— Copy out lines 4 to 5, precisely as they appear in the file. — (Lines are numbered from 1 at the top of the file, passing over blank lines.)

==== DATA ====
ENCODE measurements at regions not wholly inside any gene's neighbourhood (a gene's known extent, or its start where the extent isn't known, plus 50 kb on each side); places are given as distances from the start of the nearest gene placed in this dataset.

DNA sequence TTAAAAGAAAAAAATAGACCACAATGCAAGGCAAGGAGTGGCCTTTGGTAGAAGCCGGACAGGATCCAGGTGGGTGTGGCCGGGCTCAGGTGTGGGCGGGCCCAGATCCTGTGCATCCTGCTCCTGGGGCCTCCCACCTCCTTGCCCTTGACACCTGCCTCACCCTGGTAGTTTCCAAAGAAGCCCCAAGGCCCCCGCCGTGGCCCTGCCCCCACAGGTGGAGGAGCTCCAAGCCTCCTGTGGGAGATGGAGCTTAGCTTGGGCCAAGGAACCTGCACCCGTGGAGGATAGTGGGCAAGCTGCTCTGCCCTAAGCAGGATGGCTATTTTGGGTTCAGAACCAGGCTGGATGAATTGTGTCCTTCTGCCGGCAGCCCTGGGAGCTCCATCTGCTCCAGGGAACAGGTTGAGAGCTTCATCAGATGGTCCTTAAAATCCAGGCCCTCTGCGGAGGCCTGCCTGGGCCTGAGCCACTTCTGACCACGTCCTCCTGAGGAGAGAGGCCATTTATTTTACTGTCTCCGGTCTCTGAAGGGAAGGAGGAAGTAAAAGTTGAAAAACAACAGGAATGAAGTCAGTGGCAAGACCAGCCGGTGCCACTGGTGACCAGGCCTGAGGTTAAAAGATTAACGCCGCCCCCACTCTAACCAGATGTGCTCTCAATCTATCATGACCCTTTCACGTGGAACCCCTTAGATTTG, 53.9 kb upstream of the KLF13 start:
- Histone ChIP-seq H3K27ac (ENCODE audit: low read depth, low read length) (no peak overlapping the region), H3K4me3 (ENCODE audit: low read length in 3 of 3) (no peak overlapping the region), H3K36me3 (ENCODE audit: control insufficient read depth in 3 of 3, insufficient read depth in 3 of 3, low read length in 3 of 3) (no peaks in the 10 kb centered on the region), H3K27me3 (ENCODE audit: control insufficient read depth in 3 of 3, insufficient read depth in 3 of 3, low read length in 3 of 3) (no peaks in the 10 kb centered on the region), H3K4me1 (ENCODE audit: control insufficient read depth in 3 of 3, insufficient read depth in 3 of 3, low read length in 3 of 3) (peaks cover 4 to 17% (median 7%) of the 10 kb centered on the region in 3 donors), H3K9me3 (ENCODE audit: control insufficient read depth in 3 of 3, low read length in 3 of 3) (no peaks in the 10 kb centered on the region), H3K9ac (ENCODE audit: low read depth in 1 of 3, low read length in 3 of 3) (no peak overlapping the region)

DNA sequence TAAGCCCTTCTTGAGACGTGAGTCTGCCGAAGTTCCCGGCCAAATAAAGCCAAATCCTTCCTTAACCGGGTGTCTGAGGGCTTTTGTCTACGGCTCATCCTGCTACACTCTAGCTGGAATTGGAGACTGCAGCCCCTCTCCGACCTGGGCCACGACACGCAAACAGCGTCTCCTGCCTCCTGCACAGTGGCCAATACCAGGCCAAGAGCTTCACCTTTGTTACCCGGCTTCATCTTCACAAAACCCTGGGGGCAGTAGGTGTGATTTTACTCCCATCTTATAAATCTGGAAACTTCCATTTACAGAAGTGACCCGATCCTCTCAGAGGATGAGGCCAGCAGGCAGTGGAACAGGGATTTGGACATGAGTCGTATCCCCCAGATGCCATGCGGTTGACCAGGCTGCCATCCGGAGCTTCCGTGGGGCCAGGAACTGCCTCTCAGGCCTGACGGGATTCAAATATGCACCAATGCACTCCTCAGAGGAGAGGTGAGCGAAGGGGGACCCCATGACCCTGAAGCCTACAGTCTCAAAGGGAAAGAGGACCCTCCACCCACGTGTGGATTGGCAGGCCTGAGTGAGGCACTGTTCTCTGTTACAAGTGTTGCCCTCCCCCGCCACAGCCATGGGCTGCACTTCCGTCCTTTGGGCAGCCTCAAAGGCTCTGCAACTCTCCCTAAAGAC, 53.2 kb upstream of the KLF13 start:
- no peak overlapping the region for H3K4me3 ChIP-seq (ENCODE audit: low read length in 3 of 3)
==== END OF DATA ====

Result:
DNA sequence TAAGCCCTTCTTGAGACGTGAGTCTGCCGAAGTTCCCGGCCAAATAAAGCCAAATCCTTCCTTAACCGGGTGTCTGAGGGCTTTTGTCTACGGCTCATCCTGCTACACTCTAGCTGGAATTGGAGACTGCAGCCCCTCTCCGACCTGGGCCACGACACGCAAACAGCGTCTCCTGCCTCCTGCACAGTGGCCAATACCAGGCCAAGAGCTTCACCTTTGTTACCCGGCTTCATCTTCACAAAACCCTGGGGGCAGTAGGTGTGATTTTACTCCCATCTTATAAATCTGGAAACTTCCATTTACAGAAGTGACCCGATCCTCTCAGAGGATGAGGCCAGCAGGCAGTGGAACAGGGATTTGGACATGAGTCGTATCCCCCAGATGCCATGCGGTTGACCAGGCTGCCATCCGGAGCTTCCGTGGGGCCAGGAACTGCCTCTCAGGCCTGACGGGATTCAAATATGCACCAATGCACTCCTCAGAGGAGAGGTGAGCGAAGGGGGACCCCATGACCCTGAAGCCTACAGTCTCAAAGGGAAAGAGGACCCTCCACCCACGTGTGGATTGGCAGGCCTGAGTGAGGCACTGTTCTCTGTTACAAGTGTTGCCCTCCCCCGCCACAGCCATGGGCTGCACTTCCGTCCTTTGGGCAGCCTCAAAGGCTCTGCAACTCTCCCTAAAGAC, 53.2 kb upstream of the KLF13 start:
- no peak overlapping the region for H3K4me3 ChIP-seq (ENCODE audit: low read length in 3 of 3)